Fibromyalgia is considered a diagnosis of exclusion, meaning that if there is another diagnosis that can explain your pain then that would be the diagnosis of choice.
More often we are seeing people who have illnesses that can explain their symptoms but they are getting a fibromyalgia diagnosis tacked on along with their primary diagnosis. Additionally, there are possible causes that don’t get tested for (including sleep apnea). Often fibromyalgia patients are later diagnosed with another illness that also explains their symptoms.
My thought is based on the problem I see with the “normal” curve that is applied to testing. There’s a “window” and if you fit in that window you are diagnosed with whatever. But, that assumes that the patient is “normal” that their blood levels, body, etc are “normal”, but not everyone is normal.
Many of us are outliers in one way or another (a normal temperature is 98.6 but mine is low –this is likely true for many of you as well), this can also be the case for our blood, the way we react to tests, or even the way our body is put together.
So, perhaps those of us who are often diagnosed with fibromyalgia just don’t fit into the “normal” curve. Maybe we really have something else that is causing our symptoms but because we aren’t normal we aren’t being diagnosed properly.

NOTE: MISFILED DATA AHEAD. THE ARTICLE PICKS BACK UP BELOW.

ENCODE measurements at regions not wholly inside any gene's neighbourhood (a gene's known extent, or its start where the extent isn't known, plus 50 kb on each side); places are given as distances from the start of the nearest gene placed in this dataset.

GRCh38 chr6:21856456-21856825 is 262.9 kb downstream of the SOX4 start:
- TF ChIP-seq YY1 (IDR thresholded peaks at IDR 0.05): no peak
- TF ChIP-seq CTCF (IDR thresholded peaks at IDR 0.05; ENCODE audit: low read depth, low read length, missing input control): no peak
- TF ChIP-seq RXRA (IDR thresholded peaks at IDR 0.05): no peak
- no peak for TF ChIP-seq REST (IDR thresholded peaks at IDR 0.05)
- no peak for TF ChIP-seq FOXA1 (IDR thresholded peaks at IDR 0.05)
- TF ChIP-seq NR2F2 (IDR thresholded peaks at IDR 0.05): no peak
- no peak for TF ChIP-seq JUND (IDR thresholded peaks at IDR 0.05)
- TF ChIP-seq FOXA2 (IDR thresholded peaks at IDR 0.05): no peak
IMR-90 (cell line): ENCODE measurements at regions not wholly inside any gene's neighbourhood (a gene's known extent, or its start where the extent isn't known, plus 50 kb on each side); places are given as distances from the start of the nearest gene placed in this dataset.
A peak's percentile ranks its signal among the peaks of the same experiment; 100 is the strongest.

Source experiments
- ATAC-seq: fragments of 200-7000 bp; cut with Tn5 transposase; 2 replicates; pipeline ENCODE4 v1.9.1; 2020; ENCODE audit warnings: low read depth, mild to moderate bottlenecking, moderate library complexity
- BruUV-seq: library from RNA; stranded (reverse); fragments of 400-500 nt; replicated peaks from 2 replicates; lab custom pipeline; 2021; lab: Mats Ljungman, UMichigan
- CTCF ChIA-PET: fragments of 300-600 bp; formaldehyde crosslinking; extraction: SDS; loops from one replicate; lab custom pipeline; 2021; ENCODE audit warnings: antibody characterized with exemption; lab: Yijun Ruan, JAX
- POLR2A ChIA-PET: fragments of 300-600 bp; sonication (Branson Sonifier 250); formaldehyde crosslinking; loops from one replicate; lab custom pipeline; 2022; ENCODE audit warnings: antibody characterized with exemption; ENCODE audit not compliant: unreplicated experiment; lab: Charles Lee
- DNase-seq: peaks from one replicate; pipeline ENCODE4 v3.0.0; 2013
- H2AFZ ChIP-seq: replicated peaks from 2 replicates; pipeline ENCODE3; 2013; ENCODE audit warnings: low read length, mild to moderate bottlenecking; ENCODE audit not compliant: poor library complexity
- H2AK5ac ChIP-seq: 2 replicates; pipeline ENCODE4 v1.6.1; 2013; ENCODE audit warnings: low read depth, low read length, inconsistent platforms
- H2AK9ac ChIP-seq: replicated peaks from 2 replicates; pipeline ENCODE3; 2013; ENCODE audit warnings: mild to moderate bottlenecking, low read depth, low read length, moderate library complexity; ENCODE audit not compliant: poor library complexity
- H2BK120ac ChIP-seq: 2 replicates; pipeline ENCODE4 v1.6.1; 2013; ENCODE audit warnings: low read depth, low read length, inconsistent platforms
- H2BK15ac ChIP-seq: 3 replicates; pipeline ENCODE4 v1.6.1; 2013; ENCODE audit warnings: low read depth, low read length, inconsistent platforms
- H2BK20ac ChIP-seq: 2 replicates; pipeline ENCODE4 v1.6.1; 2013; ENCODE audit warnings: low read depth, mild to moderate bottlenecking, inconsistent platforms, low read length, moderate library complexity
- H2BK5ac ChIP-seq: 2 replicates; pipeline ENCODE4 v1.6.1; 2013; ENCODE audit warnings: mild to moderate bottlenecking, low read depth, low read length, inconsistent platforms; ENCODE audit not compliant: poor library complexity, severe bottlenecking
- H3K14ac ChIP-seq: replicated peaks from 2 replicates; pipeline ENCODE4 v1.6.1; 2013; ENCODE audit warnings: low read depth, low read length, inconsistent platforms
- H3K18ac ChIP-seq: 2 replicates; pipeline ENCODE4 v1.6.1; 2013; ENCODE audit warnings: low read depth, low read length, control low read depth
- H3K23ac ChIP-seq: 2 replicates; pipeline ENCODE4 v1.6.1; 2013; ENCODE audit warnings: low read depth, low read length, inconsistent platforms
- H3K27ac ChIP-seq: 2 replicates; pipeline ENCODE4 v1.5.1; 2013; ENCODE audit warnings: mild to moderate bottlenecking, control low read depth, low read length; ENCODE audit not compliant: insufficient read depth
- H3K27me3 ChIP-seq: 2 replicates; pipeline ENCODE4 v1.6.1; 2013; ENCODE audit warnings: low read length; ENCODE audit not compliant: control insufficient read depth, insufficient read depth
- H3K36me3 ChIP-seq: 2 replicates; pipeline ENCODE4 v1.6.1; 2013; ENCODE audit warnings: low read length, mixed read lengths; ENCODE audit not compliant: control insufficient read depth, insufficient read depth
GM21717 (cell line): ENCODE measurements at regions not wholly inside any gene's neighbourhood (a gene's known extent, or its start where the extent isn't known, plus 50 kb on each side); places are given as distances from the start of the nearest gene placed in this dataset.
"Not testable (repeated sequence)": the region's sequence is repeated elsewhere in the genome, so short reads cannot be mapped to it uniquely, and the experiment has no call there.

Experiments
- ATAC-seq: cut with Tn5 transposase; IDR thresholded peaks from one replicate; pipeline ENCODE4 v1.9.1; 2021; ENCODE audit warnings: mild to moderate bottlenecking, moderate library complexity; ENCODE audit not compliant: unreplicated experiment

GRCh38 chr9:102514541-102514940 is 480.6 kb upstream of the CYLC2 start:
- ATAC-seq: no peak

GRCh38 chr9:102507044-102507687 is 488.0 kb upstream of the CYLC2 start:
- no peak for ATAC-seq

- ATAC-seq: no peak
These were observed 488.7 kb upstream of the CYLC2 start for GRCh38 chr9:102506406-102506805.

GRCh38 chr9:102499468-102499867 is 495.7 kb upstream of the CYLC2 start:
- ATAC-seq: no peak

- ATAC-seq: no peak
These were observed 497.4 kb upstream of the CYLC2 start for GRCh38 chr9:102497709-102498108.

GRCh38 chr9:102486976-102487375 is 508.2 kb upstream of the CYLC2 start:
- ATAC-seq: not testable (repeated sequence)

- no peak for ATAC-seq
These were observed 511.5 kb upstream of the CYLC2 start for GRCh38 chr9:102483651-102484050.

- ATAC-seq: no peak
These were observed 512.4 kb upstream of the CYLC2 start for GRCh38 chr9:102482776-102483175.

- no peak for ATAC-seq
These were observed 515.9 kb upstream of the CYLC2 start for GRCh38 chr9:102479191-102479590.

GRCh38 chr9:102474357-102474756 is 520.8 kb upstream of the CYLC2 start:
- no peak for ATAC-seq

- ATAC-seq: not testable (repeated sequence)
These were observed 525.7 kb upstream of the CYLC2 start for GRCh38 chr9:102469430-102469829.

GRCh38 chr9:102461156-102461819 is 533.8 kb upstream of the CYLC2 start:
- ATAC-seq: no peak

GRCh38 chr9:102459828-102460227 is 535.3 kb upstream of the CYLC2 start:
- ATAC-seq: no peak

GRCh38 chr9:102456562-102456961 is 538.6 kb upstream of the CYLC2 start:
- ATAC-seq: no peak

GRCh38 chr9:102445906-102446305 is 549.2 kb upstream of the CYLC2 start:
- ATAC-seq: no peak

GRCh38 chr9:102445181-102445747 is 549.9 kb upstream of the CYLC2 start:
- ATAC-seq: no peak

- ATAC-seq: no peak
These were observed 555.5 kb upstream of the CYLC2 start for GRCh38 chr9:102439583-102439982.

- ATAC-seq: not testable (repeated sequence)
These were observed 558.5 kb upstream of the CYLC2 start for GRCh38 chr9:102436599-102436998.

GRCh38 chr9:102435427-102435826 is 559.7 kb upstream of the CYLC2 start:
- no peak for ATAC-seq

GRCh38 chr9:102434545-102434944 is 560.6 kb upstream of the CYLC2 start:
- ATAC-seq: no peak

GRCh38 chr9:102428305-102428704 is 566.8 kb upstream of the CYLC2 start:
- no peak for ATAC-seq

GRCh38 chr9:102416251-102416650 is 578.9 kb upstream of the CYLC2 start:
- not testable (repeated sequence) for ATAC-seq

So, that’s one theory I have. However, I don’t think that we are all misdiagnosed. I believe that fibromyalgia is real. and I believe that many of us who fit that diagnosis do so because of one of a couple of reasons.
My theory is that there are likely at least two main causes of fibromyalgia.
1 . Small Fiber Polyneuropathy – They’ve found about 50% of fibromyalgia patients that have been tested for SFPN come back positive. My test returned with borderline results that caused my neurologist to say that I do have SFPN.
SFPN can affect a number of systems, from causing burning on your hands and feet, to digestion, sexual, and urinary symptoms (and who knows what else). This is a disorder that affects your small nerves and they are everywhere!
There also seems to be a genetic component to SFPN and I think they may find that if they start looking closer a large % of us who have seen a genetic link of fibromyalgia in our families likely have SFPN.
2 . Viral – The current research into the relationship between a herpes virus in the stomach and fibromyalgia is very promising and it makes a lot of sense. Herpes also affects the nerves so it could be that the virus is causing the SFPN. The incidence of herpes viruses is pretty high, it’s more likely that you have a herpes virus than that you don’t.
This could be combined with the Vagus Nerve Hypothesis, and it’s possible that the herpes virus is lying dormant on the Vagus nerve causing fibromyalgia.
There’s a lot of research yet to be done, and I’m glad to see so many researchers investigating fibromyalgia from so many directions. It really gives me hope that one day they will find an answer. Do you have a theory on what causes fibromyalgia? Share your thoughts in the comments below.What's your theory on the cause of #Fibromyalgia? Click To Tweet